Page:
What Does America Truly Stand For?
For as long as I can remember, I have been told that America is the greatest country in the world. We are the land of the free, supporters of democracy and freedom. The more I have been able to tap into my ability to critically think, I find that this perception of America is deceitful.
America is looked to for leadership in the global community. As global leaders, it is our responsibility to cultivate peace and harmony with all nations. Unfortunately, historically, we have not lived up to this responsibility.
I am currently taking a course titled “Sociology of Terrorism and Genocide.” What I have discovered through my own research is that in many instances, America has supported acts of terrorism and genocide. It is reasonable to believe that our country’s decision to support such conduct is in the self-interest of the power elite in American society. Our decision to participate in and ignore acts of terrorism and genocide goes against all the things that I have been brought up to value as an American.
The cultivation of peace and harmony is not solely the responsibility of the government but of all people. I have faith in the power of the American people to promote a fair and just society. The average person on the street does not want to harm, does not want to kill and does not want to pay for those things to occur. Like the Vietnam War, I trust the voice of the people can be heard and force the government to be truly representative of the people.
Progressive Group Recommends Vote for Smittcamp for District Attorney
The Central Valley Progressive Political Action Committee (CVPPAC) is recommending that voters choose Lisa Sondergaard Smittcamp for district attorney.
Members of the CVPPAC agreed that Sondergaard Smittcamp would be a much better district attorney than the current district attorney, Elizabeth Egan. In a candidate forum held on April 30 at Fresno City College, Sondergaard Smittcamp stated her support for restorative justice, drug treatment options for drug offenders and mental health treatment for the mentally ill. She also committed to an aggressive effort to reduce the pretrial population at the Fresno County Jail, which is currently at 69% of all inmates.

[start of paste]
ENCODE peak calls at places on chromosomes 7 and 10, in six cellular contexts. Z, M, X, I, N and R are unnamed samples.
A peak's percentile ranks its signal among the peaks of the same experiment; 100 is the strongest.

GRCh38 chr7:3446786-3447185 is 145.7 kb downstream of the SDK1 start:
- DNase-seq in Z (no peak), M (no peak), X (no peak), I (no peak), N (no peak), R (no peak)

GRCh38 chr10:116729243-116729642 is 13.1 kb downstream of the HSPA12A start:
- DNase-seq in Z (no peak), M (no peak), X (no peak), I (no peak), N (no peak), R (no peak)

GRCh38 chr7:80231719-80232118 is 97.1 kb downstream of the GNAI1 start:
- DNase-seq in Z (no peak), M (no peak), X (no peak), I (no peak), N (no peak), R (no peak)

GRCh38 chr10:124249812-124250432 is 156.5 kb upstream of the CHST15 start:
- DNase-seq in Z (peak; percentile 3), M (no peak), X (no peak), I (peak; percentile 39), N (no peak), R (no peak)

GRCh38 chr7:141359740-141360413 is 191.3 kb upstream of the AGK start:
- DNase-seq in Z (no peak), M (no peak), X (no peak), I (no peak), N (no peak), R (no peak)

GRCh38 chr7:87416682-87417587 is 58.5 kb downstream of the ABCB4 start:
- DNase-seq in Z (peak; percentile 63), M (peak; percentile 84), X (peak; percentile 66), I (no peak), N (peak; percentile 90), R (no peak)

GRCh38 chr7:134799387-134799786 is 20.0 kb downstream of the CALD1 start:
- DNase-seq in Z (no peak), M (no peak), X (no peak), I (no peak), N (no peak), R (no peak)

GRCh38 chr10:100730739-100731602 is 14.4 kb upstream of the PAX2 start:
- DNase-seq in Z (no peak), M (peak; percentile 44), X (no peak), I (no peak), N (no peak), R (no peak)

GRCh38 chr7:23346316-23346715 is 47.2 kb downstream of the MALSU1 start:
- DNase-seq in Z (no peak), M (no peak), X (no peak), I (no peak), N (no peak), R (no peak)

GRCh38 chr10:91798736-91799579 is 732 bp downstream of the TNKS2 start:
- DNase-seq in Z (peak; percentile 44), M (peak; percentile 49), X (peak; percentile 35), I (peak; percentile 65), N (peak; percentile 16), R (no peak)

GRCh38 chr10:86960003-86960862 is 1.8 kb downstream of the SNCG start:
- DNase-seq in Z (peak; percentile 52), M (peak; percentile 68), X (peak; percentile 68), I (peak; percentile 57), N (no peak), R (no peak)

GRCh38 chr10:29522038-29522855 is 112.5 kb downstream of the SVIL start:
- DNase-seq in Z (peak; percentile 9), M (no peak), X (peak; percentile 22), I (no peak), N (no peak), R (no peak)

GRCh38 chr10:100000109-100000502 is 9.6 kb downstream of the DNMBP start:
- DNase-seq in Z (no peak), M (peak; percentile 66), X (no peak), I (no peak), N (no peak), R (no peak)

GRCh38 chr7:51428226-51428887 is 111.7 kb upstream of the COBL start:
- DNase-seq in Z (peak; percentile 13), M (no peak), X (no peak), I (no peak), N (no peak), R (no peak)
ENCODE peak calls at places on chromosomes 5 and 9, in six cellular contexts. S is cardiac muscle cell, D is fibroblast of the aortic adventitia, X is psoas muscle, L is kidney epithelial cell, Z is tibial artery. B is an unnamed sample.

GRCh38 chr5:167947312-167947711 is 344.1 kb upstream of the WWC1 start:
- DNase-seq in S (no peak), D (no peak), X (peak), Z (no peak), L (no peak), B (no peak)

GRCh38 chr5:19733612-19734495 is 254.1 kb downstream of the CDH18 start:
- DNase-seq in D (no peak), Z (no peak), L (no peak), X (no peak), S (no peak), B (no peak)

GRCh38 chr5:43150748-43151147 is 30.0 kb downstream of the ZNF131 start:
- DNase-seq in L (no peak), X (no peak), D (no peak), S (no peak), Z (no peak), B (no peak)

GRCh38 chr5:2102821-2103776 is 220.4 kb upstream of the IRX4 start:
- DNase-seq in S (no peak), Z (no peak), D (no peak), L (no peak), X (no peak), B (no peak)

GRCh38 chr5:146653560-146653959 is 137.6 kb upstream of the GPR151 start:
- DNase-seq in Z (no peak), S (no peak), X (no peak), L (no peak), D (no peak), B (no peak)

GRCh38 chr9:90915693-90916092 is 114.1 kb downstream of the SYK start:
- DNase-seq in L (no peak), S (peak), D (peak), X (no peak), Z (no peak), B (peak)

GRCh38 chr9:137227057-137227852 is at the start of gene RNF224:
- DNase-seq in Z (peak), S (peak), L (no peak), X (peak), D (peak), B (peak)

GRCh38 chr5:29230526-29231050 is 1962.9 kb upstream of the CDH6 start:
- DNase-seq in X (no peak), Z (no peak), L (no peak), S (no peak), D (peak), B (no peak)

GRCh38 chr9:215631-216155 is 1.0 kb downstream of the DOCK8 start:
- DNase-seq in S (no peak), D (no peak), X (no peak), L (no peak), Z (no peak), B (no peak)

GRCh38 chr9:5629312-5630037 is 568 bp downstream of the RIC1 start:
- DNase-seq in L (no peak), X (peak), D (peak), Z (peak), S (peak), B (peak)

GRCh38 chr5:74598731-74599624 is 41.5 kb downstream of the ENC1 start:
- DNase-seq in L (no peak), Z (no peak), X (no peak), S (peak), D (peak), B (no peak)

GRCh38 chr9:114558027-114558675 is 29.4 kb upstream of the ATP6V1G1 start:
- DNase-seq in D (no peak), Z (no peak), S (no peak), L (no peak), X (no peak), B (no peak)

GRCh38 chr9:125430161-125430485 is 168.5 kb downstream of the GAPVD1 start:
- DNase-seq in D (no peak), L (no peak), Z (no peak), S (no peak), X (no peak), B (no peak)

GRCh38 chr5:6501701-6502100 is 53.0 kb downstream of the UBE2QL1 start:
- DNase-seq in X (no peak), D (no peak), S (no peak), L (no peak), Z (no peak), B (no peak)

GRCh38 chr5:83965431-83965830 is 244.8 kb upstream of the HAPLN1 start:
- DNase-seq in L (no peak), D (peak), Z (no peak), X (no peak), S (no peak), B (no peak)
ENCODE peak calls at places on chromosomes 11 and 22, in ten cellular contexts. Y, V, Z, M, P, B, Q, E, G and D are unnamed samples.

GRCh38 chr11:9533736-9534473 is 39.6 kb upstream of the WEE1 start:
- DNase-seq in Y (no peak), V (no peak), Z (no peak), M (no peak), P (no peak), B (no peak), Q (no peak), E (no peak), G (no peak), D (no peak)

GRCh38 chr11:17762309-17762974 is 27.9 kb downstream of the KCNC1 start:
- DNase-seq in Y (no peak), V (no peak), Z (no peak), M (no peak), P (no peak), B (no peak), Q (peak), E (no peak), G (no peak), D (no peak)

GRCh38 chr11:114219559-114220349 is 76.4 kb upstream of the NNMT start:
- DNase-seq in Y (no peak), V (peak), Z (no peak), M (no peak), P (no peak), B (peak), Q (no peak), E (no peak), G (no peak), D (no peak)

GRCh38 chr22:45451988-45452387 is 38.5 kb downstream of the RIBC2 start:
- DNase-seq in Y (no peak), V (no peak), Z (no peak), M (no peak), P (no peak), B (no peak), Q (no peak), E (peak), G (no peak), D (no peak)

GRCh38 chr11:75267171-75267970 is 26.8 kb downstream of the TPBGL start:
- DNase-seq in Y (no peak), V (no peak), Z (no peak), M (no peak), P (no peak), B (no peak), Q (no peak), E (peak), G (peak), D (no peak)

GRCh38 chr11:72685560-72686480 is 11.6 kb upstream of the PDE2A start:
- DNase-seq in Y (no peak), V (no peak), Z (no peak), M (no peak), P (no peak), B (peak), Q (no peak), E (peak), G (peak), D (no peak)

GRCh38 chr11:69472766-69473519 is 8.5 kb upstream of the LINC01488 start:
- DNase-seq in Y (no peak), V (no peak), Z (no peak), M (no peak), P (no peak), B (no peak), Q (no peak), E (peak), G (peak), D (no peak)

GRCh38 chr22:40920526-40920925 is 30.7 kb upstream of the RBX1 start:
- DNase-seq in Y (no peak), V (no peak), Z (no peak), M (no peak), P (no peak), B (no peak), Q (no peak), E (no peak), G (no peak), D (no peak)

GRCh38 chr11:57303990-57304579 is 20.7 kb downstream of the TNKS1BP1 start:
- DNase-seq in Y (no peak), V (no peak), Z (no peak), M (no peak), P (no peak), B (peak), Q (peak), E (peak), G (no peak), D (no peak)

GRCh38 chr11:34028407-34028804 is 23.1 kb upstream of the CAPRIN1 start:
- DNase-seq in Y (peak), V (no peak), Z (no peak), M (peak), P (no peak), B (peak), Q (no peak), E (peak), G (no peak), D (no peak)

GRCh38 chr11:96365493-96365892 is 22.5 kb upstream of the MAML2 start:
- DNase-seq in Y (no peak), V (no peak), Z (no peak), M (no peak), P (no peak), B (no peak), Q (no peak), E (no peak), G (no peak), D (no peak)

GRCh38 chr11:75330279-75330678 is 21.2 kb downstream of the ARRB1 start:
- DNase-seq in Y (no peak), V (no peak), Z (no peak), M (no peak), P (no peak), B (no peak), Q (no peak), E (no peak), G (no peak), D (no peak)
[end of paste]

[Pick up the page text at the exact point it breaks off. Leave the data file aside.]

This is clear departure from the current administration of District Attorney Elizabeth Egan, and these changes will have a major impact on our communities hardest hit by the War on Drugs. Latinos, African Americans and low-income communities are disproportionately targeted for enforcement of drug laws.
Although the CVPPAC urges a vote for Smittcamp, the group decided not to give her a full-fledged endorsement. In her response to questions at the forum, she stated her support for the death penalty and for gang injunctions that, in practice, target low-income and communities of color. These are positions also supported by Egan.
Howard K. Watkins
Immediate Past President, CVPPAC
The Yanomami Helped Me Understand Greed
A May 2014 CBS Sunday Morning program showed how David Good’s mother grew up in a remote village in the Amazon jungle. After a few years in New Jersey, his mother returned to the jungle and stayed there. Twenty years later, he found her in a Yanomami village. He asked her why she left him and his brother and sister in New Jersey.
He explained her response and his perceptions about the “primitive Indians”: “They do not experience loneliness. They do not experience anxiety.”
To paraphrase her husband, “People are not meant to live this way. In an impersonal world (New Jersey, aka civilization) that was not the way people were meant to live.”
Most psychologists would define greed as an anxiety neurosis. If you think about it, then you will see the greed of the wealthy as a disease of loneliness and like most anxieties a disease of the fear of death. Out of their control, anxiety feeds on itself as the solution to itself so more money seems like the solution when the need for its acquisition is the main manifestation of the neurosis.
To clarify, I return to “The Poetry of Protest,” one of the last classes Bob Mezey taught in 1968 at Fresno State. In attempting to reveal how all poetry was protest poetry, he explained how good poetry revealed a personal and universal empathy for other people.
He also brought in several Black students to talk about what their lives had been like, and I sensed their expressions of community was their strength. They were the most humorous group of “together” people I at 20 years had ever witnessed. While I laughed at their humor, most of the White students did not. When one of the Black men said he trusted only two White students in the classroom, me and another guy named Mike, I knew it was because of my laughter and empathetic facial expressions to their discussions.
In different words, my friend, the poet Arthur Smith, reinforces this same empathy concept for me in nearly every weekly phone call we have together. In his own poetry, a maturity of writing and a love of life and sensuality come from learning about what loss teaches us. He shares his love of life delicately, wisely and warmly. I have yet to find contemporary poetry as good as Smith’s in doing just that in his four books.